What Is House Poor?

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House poor is a term used to describe an individual who spends a significant portion of their income on costs related to owning a home. These expenses can include mortgage payments, utilities, and ongoing maintenance costs.

Key Takeaways

  • House poor describes someone who spends a disproportionate amount of their income on housing expenses.
  • Home-related expenses can include mortgage payments, utilities, and maintenance costs.
  • Individuals who are house poor often have a hard time meeting other financial obligations.

Understanding House Poor

If someone is considered house poor, this means the majority of their income is spent on housing costs each month. Most of their money goes toward mortgage payments, property taxes, utilities, and upkeep and maintenance. Being house poor can leave you with little money to spend on other necessary expenses, as well as discretionary expenses

Nobody plans on becoming house poor. Often, people become house poor when they have just enough money to buy a house, but then struggle to afford the additional expenses that come with homeownership.

“When your housing is half (or more) of your pay, you may not have enough money for basic needs, never mind having money for saving or enjoying,” Jay Zigmont, PhD, CFP, and Founder of Childfree Wealth, said. 


Between 2011 and 2021, the median home sales price in the United States went up more than 76%, while the median household income only went up about 41%.

Example of House Poor

Let’s say you bought an older home at the very top of your price range. When you bought the house, you did the math and knew you could afford to pay the mortgage, property taxes, and insurance.

When purchasing the older home, however, you did not take into account how much extra maintenance work would be expected. And the square footage in this home is much larger than your previous home, so you’ll eventually need to purchase additional furniture.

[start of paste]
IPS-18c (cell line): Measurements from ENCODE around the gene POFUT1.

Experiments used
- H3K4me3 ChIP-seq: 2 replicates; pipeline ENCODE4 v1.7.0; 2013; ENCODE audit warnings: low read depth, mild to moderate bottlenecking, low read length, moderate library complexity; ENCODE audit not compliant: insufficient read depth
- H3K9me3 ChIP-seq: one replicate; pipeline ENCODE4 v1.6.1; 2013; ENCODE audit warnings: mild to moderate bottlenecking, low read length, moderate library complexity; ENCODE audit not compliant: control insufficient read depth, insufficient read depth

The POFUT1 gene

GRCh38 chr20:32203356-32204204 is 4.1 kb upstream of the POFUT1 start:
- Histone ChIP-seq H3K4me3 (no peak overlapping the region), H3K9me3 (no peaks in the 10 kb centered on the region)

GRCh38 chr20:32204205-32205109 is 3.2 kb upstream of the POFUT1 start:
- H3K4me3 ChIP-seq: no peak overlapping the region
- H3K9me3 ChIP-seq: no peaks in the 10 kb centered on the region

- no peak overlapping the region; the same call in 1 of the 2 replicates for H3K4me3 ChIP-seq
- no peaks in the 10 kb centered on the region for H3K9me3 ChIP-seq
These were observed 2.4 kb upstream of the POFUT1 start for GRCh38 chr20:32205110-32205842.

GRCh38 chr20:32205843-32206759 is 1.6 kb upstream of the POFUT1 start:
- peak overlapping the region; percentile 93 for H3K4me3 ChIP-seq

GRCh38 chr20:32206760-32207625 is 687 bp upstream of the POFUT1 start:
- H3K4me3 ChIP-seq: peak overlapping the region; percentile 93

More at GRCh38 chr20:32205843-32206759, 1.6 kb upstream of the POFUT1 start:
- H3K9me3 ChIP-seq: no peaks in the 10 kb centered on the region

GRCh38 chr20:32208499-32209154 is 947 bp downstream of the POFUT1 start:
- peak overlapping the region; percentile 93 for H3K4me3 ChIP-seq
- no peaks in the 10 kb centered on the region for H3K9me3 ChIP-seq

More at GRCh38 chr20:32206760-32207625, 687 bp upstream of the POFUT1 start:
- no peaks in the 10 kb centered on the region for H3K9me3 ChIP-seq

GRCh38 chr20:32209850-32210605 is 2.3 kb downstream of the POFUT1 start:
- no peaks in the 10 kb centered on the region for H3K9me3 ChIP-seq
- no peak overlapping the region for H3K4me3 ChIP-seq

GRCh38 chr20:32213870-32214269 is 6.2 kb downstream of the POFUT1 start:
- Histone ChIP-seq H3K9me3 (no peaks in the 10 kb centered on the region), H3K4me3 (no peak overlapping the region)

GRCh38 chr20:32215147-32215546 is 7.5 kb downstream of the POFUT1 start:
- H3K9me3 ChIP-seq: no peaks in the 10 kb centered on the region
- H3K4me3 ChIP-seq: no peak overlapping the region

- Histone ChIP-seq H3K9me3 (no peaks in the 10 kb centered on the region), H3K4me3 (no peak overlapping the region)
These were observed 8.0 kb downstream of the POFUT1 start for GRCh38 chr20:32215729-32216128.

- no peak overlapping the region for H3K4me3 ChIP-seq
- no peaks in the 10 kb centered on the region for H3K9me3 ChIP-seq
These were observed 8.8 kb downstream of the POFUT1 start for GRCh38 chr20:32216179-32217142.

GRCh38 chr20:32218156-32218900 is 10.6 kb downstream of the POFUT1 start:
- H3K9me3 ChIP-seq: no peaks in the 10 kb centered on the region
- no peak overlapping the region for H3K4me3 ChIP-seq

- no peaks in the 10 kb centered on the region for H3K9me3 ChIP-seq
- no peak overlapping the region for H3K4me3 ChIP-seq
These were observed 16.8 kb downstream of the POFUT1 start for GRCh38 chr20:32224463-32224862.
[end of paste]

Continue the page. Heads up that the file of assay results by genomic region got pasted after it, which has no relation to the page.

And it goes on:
After several months in your new home, you realize that the expenses are much higher than you originally anticipated. The majority of your income goes toward taking care of the house, leaving little money left over for anything else. In this case, you would be considered house poor.

How To Tell If You’re House Poor

According to Jon Sanborn, co-founder of Brotherly Love Real Estate, being house poor can negatively impact your financial situation, and often leave little funds left over for investments and savings.

Calculating your debt-to-income (DTI) ratio is one way to determine whether or not you’re house poor. In general, experts recommend your DTI ratio to be less than 36 percent. For example, if you make $60,000 a year, or $5,000 a month, you should ideally keep your debt below $1,800 a month. That means if you have no other debt, you would pay no more than $1,800 a month on your mortgage. 

If you have other debt, like a student loan or auto loan, you’ll need to take that into account as well. If you’re already paying $200 a month in student loan debt, you should ideally keep your monthly mortgage payment at $1,600 a month or less. 


Some lenders will allow a DTI of 43% or higher, but in most cases, a DTI of 36% or less is recommended for a homeowner.

What To Do If You’re House Poor

There are a few ways you may be able to reduce your monthly payments that go toward homeownership, including consolidating debt or refinancing. Learn more below. 

Consolidate Debt

If you have outstanding debts in addition to your mortgage, you may be able to consolidate debt into one loan. You could take out a debt consolidation loan that you use to pay off your current debts, or make a credit card balance transfer.


You can also take out a home equity loan and use that to pay off any other debt you have. That will reduce your number of monthly payments and may reduce your interest rate, if your other debts have higher interest rates. 

If you choose to consolidate your debt using a home equity loan, keep in mind that you may lose your house if you don’t pay it off.


If you’re able to get a lower interest rate now than when you first took out your mortgage, you may want to refinance your home. It’s often a good idea to refinance if you can get an interest rate that is at least 1% lower than your original interest rate. In that case, you’ll most likely save money on monthly payments. 


Even if you’ll be able to reduce your mortgage interest rate by 1%, do the math before you refinance to make sure that the fees won’t cost more than you save. You’ll likely pay 2% to 6% of your loan balance in closing costs. 

If you have 15 or 20 years left on your mortgage, for example, you might want to refinance to change the length of your loan term. A longer loan term will lower your monthly payment, although it typically means you ultimately pay more in interest.

Get Another Job, If You Can